Originally posted on Fox Sports Arizona  |  Last updated 2/28/13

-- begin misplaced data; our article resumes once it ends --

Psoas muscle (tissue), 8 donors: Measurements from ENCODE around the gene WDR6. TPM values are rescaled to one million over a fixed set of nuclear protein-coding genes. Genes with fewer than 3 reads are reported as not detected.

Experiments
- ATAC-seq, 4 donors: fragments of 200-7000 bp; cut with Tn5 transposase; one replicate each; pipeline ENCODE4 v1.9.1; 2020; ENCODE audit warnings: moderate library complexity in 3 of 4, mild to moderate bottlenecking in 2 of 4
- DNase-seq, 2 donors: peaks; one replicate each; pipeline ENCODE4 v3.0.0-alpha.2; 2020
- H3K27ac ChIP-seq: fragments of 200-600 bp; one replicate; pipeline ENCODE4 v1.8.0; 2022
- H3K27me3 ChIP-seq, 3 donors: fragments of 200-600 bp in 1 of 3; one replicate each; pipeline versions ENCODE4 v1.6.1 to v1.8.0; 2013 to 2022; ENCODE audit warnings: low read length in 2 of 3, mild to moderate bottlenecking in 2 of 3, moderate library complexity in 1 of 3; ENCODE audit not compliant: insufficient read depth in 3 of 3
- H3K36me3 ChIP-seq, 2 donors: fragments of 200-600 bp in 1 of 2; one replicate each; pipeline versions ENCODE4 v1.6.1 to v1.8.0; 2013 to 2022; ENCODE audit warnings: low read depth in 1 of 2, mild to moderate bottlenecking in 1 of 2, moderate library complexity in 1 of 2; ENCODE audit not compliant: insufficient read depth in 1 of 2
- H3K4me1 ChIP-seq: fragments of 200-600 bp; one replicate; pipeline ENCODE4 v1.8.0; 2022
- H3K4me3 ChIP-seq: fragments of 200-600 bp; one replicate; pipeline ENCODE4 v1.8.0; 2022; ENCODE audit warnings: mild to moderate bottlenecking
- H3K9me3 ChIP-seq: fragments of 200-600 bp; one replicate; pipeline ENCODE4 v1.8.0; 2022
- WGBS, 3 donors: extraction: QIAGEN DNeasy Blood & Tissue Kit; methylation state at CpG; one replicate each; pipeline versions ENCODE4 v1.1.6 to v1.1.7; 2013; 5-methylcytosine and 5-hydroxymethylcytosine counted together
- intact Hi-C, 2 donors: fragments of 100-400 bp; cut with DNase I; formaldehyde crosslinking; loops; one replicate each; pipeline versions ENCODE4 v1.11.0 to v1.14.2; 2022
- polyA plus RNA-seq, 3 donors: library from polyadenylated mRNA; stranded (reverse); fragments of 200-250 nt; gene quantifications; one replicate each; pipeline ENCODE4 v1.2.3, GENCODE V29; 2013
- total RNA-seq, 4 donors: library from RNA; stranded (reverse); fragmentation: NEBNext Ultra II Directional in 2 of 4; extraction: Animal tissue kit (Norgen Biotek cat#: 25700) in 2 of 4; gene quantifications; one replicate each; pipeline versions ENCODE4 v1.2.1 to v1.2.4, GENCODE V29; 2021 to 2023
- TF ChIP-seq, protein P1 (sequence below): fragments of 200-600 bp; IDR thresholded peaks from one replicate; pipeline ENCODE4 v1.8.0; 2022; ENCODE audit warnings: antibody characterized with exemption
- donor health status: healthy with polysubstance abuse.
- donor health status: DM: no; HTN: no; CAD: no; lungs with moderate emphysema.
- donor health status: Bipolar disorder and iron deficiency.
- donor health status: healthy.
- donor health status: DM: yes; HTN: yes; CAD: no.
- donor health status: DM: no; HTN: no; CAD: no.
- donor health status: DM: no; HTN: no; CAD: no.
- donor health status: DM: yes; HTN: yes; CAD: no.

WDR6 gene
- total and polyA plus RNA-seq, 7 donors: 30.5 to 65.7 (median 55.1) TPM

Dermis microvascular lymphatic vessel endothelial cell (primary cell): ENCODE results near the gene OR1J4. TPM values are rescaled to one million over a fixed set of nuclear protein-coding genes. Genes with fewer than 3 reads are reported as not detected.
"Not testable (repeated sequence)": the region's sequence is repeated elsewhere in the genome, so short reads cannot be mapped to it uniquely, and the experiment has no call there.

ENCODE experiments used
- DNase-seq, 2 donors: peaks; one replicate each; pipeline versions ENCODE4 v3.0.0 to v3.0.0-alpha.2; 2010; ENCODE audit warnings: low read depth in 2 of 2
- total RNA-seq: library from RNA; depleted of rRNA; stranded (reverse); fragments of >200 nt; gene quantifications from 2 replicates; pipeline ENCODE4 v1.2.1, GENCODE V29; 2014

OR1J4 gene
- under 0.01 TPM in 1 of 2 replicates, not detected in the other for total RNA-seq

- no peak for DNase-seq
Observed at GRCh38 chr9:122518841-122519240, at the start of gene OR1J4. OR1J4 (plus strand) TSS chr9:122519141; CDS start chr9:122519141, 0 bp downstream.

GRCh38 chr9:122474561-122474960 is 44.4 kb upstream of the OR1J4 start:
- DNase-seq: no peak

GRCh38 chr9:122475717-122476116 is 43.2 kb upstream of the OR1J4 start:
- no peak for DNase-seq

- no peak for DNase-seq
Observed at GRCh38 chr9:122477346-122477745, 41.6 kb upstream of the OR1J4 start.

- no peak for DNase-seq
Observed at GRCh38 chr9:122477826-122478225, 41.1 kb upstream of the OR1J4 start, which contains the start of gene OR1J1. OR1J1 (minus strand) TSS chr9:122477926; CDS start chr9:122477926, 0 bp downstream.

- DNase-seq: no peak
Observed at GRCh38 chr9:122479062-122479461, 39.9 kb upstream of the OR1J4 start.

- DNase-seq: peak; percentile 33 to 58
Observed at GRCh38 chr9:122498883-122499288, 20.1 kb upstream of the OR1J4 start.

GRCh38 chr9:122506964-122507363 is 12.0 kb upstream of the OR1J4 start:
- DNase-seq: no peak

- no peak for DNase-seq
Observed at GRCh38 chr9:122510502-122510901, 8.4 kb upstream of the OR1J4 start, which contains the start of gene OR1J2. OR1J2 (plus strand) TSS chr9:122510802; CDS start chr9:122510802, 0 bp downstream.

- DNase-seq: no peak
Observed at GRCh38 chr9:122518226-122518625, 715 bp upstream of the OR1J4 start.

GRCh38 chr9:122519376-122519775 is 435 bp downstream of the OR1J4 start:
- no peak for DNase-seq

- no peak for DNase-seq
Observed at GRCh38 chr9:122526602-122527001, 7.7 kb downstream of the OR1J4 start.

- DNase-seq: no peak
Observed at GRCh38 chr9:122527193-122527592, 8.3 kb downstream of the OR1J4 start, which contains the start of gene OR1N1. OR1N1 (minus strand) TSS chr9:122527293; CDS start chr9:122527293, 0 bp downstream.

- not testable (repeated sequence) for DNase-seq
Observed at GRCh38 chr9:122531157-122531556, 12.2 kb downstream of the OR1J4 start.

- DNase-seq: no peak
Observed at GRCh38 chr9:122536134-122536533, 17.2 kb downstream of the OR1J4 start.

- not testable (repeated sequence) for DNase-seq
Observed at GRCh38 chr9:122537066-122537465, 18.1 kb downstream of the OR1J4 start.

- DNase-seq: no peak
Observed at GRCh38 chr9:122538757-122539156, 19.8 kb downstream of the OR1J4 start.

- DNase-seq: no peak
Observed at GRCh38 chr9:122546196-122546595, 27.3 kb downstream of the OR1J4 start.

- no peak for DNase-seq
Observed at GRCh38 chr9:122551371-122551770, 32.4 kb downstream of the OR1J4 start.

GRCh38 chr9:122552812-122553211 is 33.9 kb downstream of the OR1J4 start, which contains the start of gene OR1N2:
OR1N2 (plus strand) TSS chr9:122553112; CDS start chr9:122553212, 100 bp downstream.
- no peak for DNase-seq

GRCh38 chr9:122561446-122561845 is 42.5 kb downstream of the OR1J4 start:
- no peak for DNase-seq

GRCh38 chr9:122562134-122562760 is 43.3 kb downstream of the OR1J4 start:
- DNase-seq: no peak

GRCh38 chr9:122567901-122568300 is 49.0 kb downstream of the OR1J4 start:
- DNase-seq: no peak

GLENDALE, Ariz. -- It seems almost like yesterday Josh Beckett was overpowering hitters with a high-90s fastball and wickedly effective sinker, helping the Boston Red Sox win a World Series. In 2007, he was an All-Star who won 20 games and finished second in Cy Young voting. He was one of the league's elite pitchers. "Josh basically was Clayton Kershaw and Zack Greinke and Matt Cain five or six years ago," Dodgers manager Don Mattingly said. Now with the Los Angeles Dodgers, Beckett is transforming his game to face the realities that come with being a big league pitcher at 32 years old. "For me, it's just learning to pitch with what I've got," Beckett said. "Its not going to be like when I was 23. When you're 23, you don't realize you're going to have to go through that change, but pretty much everybody has to if you want to stick around." A three-time All-Star, Beckett seems to realize he's not likely to compete for a Cy Young again. That doesnt mean he can't help the Dodgers win, though. Beckett says he's past caring about his win total or earned run average and has made adjustments to do whatever it takes to be effective enough that the Dodgers can win behind him. For starters, Beckett knows he can't throw a 98 or 99 mph fastball anymore as he did at 27. Between age and injuries, Beckett has lost the power arm that once made him so dominant. For context, Beckett's fastball topped out at 98 mph on Sept. 27, 2007, his last start of the season. On Sept. 30 of last season, his best velocity was 91 mph. Beckett threw his four-seam fastball nearly 40 percent of the time in 2007. In 2012, he threw it 20 percent of the time. Since 2007, he has added a cut fastball and split-finger fastball, relying more on cunning and strategy with a six-pitch arsenal. "Josh can throw the baseball where he wants, he can change speeds with it, he knows how to pitch," Mattingly said, offering a strong vote of confidence. "He's going to get people out." Added Beckett: "It's more about location than anything now. It's not like I'm out there throwing 80 mph. I'm still average. It's not like I'm out there pitching with the stuff I had when I was 11." Beckett, who made his spring debut Tuesday with two scoreless innings on one hit and three strikeouts, has also accepted a new role within baseball's hierarchy. Three seasons ago, he was making his second straight Opening Day start at Fenway Park. Now, he's the Dodgers' likely fifth starter and overshadowed by Cy Young winners Kershaw and Greinke and South Korean import Hyun-Jin Ryu. The new place under the radar might be to Beckett's advantage. In Boston, he had baggage. He went from being the ace of a title winner, a status that came with sky-high expectations, to being portrayed as a perpetrator of bad clubhouse habits with questionable priorities. "The stuff that was going on last year, that was just a bad, bad situation out there it seemed like," Mattingly said. "Josh threw the ball good when he got with us. We had no issues with him; he's a great teammate." When Beckett came to Los Angeles last August in blockbuster trade that also brought the Dodgers Adrian Gonzalez and Carl Crawford, he got to leave all the Boston drama behind. Heading into his first full season in L.A. -- he did make seven starts for the Dodgers last year after the trade -- Beckett has a fresh start. "I enjoyed my time in Boston, and I miss a lot of my buddies there," Beckett said. "I miss that, but it's cool to come over to the Dodgers and be part of this." As a pitcher, Beckett's best days are probably behind him. He finished last season 7-14 with a 4.65 ERA. The year before, though, he was 13-7 with a 2.89 ERA, the best of his career since he became a full-time starter. He was an All-Star and even earned a few Cy Young votes, so he is not that far removed from pitching very effectively. But can Beckett ever be more than a back-of-the-rotation starter again? With health and enough starts this season, it seems reasonable to think that he could be. If Barry Zito, a former Cy Young winner, can win 15 games at age 34, as he did in 2012 after not winning more than 10 in any of the previous four seasons, so too could Beckett. And if such a resurgence happens for him, it will be as a new Josh Beckett. He's done searching for the old one. "Everybody at first is probably searching to get back to where they were," Beckett said. "But I think, at some point, you just have to be like, 'OK, this is who I am going forward.' And I still think I can be a very successful pitcher. "Wins are the most important thing. If I go out and give up seven runs but we win 8-7, I could care less who gets the (individual) win. For me, it's just about being part of helping this team win."
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